The governance structure should provide a representation of varying levels of involvement for each of the universities involved in the ERP system
For example, a consortium ERP implementation might include:
- An executive committee comprised of the university’s Senior Vice Presidents for Administration and Finance (i.e., CFOs) to provide final approval for critical cross-institutional issues and budget decisions
- Chief Information Officers (CIOs) to provide directional support to the project management office
- Project Management Office (PMO) to manage the day-to-day activities of the project
- Functional advisory committees to provide input and help direct and resolve design issues for the project team
- Technical advisory committees to provide direction for technology concerns, such as integration architectures and data warehouse toolsets
Cost Allocation Structure
The second component of the project that must be defined is the cost allocation structure. Will the cost for software subscriptions/licenses and system integrator fees be divided equally among the schools or will some kind of weight factor be applied?
Weighting options to consider could include:
- Relative budgets for each university
- Number of staff and faculty
- Number of students
Finally, it’s essential to define the consortium’s approach to decision-making. Each university will have a unique “personality,” and it is important to understand that some will want to take the lead and cause others that may be content to follow. Moving forward with approaches and decisions that best represent the needs and requirements of all the universities in the consortium is imperative for a successful ERP implementation.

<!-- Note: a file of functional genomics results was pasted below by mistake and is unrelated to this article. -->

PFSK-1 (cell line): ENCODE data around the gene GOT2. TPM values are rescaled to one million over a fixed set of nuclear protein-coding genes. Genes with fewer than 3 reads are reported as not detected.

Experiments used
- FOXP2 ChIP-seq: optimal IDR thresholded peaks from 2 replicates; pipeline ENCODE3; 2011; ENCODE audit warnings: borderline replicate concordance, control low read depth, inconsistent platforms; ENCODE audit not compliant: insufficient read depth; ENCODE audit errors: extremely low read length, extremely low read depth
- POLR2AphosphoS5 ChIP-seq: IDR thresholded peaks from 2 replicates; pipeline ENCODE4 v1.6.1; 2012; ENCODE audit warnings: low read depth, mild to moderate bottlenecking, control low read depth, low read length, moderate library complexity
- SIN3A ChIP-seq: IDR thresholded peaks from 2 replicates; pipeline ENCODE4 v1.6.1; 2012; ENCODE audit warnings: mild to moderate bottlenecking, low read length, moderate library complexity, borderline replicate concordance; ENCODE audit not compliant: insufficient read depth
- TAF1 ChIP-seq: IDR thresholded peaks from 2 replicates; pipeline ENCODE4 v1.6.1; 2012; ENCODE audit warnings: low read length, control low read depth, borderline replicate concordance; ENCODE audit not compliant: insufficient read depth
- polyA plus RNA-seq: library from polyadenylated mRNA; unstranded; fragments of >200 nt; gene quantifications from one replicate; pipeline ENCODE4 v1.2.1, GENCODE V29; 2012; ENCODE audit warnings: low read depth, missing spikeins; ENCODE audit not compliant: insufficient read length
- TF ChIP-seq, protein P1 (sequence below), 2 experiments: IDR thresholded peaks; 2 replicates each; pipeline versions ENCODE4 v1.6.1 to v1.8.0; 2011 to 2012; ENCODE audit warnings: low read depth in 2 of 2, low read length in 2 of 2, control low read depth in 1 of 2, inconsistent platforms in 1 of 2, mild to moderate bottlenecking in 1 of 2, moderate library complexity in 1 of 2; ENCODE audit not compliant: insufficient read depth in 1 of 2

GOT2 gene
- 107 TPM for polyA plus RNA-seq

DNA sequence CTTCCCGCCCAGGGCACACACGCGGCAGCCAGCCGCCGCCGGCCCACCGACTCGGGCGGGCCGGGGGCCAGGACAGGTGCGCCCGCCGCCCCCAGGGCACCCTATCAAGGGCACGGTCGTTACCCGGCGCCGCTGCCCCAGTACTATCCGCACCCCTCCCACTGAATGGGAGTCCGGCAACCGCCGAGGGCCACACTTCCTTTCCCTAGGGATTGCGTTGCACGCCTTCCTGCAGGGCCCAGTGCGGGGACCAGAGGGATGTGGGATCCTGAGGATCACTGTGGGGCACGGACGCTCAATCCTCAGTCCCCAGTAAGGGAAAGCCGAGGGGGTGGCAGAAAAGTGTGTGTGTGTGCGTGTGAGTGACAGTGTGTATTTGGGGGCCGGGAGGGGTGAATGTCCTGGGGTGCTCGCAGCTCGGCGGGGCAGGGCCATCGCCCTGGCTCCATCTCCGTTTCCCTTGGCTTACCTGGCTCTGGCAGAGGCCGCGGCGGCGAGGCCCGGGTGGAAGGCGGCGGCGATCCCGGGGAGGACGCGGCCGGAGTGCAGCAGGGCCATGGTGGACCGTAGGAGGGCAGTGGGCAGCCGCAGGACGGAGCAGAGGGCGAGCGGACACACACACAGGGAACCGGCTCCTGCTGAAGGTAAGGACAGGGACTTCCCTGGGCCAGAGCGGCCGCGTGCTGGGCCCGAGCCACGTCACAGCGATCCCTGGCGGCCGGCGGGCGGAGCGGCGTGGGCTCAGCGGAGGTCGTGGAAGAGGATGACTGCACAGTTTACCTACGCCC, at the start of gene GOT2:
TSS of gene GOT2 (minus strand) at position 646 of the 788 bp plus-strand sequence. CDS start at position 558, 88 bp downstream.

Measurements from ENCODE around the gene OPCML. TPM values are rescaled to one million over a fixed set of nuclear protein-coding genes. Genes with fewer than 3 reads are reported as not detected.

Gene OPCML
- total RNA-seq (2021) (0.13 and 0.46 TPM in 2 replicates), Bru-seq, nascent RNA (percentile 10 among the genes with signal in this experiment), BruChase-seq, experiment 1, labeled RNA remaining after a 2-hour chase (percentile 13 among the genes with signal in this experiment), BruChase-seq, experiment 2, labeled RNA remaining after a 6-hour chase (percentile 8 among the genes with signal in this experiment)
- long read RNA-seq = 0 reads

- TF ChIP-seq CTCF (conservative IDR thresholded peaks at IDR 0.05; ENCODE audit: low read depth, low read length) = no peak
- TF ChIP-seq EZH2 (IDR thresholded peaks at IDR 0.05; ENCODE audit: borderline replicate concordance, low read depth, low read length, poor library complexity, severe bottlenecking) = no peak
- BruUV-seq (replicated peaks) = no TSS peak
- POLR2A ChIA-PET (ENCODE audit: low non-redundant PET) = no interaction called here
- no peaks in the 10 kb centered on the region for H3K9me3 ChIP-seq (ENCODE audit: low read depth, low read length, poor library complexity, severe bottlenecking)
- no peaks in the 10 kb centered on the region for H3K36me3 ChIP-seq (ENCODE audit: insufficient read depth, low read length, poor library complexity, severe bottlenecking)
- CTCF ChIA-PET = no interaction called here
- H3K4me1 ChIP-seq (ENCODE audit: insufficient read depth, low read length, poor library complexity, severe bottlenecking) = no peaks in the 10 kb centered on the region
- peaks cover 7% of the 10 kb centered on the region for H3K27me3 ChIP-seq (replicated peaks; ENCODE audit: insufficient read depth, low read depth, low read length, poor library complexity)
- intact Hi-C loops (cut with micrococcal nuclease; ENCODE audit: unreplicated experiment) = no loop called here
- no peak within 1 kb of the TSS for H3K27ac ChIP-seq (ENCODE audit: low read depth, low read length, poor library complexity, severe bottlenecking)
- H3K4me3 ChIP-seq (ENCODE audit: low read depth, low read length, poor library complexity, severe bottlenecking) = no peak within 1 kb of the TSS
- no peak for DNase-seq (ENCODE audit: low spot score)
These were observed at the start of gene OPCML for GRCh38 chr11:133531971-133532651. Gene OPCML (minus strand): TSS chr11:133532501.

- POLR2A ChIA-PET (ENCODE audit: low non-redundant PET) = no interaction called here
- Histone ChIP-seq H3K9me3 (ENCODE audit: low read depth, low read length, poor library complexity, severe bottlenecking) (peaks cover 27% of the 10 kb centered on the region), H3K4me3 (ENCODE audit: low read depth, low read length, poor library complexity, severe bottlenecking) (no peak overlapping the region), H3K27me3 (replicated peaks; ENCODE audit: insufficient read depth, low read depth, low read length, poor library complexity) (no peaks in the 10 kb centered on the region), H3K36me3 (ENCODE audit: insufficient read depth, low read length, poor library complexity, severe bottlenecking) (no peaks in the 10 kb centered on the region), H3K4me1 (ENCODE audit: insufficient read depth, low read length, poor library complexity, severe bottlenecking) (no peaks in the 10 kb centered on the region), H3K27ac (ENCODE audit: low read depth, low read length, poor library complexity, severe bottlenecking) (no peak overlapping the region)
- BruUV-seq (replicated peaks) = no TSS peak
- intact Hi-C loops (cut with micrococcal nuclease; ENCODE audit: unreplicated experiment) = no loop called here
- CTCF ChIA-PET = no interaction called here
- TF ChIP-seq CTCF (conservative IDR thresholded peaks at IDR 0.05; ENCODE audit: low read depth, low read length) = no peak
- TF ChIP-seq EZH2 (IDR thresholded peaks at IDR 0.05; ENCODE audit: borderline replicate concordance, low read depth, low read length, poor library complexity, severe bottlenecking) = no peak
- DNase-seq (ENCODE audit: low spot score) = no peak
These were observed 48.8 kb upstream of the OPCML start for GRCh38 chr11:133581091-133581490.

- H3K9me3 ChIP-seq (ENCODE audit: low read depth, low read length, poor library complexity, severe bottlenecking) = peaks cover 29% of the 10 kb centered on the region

Decision-making considerations may include:
- One vote for each university
- Delegates based on a weighting factor (such as those listed above)
- Simple majority rules or a two-thirds majority requirement
The Coaching Staff and Executing the Game Plan
Once the consortium has formed and built the franchise, the starting team has been drafted, and the playbook is written, it is time to engage the coaching staff! The earlier work in laying a strong foundation and creating a solid team will enable your consortium to execute the game plan and win the ERP system implementation game.
Stay tuned for part two of this series to learn how to win the game in the coming weeks!
Can’t wait? Contact us today to learn how our expert team can help build your consortium and lead you through a winning ERP system implementation. Learn more about our Enterprise Business Solutions here.
About the Author
Mark Meyers brings over 40 years of experience, specializing in ERP and transformational change initiatives. Mark has provided leadership to the implementation of the ERP systems for The Ohio State University, University of Michigan, Vanderbilt University, University of Maryland Global Campus, University of Maryland System Consortium, as well as Memorial Sloan Kettering Cancer Center. Mark holds a Bachelor of Science degree with a double major in Computer Information Science and Accounting from The Ohio State University.